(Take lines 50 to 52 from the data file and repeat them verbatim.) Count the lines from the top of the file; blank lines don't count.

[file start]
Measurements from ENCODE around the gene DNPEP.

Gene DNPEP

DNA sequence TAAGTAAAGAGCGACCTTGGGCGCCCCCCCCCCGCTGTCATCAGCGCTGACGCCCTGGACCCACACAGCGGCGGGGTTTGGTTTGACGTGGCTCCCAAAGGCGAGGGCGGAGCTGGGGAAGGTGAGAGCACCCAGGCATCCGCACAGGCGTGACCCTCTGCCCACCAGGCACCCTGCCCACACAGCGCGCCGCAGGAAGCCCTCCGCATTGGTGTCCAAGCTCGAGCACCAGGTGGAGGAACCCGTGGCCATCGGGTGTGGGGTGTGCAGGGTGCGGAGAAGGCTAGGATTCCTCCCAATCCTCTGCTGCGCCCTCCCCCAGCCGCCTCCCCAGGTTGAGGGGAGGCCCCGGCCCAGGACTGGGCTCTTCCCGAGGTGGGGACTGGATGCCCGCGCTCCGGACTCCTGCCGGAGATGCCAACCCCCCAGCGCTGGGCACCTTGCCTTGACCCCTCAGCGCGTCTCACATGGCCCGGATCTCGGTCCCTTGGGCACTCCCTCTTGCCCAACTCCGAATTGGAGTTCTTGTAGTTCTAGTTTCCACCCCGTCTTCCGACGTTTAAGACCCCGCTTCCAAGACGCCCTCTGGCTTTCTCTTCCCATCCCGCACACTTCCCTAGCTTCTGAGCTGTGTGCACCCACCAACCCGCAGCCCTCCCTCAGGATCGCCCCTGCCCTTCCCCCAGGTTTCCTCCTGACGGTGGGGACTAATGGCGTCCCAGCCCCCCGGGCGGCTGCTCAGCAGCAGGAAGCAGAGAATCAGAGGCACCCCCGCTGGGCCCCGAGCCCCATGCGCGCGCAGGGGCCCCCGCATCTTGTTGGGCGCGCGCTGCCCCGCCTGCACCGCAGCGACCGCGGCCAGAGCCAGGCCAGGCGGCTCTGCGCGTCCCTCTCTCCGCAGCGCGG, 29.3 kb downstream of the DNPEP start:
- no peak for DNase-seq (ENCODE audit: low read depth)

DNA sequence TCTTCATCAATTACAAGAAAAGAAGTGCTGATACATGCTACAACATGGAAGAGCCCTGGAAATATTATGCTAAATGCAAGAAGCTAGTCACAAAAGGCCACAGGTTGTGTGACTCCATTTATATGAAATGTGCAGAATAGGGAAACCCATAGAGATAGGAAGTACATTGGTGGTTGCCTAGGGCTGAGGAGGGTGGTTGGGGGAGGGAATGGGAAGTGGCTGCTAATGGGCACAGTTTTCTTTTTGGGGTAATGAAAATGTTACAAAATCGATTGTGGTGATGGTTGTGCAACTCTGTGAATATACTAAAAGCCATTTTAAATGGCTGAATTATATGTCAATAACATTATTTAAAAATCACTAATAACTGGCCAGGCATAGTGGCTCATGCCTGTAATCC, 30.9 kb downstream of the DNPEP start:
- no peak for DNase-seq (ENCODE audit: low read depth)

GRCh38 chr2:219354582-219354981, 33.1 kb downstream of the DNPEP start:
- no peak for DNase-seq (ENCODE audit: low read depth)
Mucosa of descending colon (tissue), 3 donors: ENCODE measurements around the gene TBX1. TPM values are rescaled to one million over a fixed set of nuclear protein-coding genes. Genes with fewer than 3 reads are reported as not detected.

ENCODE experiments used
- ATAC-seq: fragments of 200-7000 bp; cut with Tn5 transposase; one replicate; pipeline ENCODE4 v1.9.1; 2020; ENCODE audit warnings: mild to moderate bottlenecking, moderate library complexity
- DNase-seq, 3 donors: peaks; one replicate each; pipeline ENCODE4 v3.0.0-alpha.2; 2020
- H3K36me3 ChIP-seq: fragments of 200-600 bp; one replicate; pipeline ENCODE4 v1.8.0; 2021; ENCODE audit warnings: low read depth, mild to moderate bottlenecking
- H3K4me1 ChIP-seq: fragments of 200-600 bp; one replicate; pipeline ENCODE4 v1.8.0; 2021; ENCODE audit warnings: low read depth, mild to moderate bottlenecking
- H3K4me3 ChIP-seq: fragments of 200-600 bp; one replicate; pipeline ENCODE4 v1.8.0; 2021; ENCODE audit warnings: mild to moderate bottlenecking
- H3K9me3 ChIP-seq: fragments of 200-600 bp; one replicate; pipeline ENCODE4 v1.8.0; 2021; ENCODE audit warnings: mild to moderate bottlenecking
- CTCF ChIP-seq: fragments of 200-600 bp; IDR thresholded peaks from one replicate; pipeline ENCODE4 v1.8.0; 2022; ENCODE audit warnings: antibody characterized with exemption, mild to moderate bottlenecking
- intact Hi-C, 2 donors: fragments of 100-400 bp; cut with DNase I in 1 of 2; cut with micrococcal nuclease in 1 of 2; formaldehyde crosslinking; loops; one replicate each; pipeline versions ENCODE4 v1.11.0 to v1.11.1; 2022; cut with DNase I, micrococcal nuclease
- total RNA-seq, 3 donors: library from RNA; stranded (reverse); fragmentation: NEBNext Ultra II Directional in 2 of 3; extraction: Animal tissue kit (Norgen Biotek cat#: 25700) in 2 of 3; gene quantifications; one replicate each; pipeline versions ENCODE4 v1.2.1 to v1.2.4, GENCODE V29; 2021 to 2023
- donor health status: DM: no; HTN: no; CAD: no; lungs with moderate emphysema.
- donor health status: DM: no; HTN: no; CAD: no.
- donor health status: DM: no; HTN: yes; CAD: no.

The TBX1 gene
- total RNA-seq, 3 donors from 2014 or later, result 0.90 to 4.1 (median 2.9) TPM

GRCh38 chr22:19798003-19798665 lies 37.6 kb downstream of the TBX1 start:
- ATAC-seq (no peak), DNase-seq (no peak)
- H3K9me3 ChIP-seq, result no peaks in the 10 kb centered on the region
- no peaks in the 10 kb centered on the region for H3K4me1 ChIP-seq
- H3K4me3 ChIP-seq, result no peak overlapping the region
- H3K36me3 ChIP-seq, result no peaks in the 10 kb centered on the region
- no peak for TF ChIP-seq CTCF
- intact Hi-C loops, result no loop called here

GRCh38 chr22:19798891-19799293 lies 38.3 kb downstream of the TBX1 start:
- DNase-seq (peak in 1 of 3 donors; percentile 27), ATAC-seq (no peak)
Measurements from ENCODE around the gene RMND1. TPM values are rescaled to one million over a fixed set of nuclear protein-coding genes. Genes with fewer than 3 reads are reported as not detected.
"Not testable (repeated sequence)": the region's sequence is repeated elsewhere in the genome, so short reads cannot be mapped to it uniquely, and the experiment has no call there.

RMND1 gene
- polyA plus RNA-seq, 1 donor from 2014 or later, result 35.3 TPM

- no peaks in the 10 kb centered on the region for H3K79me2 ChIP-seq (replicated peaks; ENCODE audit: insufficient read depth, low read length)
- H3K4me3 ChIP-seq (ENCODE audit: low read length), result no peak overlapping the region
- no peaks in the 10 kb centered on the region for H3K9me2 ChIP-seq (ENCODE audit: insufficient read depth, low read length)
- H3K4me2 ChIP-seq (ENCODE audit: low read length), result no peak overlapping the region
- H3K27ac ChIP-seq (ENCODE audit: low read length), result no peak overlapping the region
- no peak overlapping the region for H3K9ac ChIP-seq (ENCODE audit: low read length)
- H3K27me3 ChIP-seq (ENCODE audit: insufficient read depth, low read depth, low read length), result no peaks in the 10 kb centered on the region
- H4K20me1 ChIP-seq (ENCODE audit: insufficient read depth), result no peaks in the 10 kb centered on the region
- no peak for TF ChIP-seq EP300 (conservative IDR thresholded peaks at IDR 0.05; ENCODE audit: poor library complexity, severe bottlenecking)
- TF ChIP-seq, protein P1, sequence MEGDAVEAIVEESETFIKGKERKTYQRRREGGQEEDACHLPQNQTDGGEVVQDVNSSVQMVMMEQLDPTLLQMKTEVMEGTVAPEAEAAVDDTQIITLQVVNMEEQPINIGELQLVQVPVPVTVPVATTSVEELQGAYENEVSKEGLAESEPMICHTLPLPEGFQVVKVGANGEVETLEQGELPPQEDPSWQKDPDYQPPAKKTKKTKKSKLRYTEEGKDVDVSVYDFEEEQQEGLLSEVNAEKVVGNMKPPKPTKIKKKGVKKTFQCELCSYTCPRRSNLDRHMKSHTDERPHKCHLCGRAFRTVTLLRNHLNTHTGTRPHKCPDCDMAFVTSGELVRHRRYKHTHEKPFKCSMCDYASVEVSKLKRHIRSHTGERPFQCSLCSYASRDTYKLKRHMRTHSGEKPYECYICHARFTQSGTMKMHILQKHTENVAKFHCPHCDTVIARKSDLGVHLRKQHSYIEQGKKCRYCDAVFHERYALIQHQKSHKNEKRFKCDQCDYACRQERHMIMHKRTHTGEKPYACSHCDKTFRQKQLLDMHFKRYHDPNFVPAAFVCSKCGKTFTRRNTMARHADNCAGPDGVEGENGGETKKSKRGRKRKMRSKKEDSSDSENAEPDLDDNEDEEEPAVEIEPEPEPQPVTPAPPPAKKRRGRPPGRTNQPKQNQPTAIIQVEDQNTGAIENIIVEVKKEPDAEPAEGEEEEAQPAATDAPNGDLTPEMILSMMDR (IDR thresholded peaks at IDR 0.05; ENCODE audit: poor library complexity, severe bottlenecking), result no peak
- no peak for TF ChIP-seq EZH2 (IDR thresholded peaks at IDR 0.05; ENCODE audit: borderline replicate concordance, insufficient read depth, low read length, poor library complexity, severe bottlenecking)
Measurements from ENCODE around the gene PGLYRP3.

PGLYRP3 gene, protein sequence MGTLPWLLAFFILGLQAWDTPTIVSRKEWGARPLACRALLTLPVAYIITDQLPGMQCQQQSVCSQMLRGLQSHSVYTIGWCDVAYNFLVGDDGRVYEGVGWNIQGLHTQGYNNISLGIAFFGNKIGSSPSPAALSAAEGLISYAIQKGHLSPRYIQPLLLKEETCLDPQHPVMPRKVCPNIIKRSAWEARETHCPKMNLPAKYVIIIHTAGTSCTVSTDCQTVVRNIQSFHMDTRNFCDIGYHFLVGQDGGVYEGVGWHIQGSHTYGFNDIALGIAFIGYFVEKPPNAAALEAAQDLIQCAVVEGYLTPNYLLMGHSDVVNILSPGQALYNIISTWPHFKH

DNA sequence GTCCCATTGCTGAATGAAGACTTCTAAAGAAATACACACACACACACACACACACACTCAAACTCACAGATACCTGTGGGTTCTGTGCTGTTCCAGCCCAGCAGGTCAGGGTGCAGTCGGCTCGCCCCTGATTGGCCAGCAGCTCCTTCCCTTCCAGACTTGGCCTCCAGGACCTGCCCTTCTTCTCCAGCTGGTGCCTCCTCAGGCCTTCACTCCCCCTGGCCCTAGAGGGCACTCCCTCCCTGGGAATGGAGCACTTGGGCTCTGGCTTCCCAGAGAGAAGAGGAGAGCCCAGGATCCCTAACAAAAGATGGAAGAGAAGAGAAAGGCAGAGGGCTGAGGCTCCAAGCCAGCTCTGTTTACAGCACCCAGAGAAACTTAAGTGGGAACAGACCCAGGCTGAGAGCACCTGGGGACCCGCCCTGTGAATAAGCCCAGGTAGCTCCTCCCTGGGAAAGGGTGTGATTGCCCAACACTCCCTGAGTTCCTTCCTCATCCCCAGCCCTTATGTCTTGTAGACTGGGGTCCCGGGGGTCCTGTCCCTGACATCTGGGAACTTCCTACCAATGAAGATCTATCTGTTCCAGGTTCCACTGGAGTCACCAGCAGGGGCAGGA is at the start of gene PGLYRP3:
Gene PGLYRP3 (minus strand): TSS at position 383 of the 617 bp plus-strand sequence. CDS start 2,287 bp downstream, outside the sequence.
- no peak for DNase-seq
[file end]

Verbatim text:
Measurements from ENCODE around the gene PGLYRP3.

PGLYRP3 gene, protein sequence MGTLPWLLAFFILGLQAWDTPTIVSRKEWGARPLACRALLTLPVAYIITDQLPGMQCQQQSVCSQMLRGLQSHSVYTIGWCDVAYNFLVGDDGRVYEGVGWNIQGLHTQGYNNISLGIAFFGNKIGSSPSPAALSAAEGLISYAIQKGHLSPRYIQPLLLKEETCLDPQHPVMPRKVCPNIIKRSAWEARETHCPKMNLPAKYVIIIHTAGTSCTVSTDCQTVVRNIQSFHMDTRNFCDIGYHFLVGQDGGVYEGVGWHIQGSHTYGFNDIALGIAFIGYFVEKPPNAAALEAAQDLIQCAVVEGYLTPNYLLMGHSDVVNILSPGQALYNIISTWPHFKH

DNA sequence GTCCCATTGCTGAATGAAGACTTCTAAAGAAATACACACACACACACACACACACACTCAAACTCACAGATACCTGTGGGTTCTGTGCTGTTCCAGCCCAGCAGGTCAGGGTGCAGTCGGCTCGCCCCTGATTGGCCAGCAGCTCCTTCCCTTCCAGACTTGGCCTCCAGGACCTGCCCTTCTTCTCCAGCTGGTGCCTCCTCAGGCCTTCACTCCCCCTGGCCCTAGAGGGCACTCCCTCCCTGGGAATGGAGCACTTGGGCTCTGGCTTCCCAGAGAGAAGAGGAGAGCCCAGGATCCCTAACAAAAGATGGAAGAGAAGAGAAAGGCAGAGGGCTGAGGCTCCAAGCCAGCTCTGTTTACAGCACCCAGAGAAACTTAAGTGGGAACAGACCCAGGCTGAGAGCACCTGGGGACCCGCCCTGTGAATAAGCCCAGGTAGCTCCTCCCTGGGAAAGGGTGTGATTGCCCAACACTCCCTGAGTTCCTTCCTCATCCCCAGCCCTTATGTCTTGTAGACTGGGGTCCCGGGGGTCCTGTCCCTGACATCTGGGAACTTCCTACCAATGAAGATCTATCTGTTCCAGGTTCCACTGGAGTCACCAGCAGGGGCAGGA is at the start of gene PGLYRP3: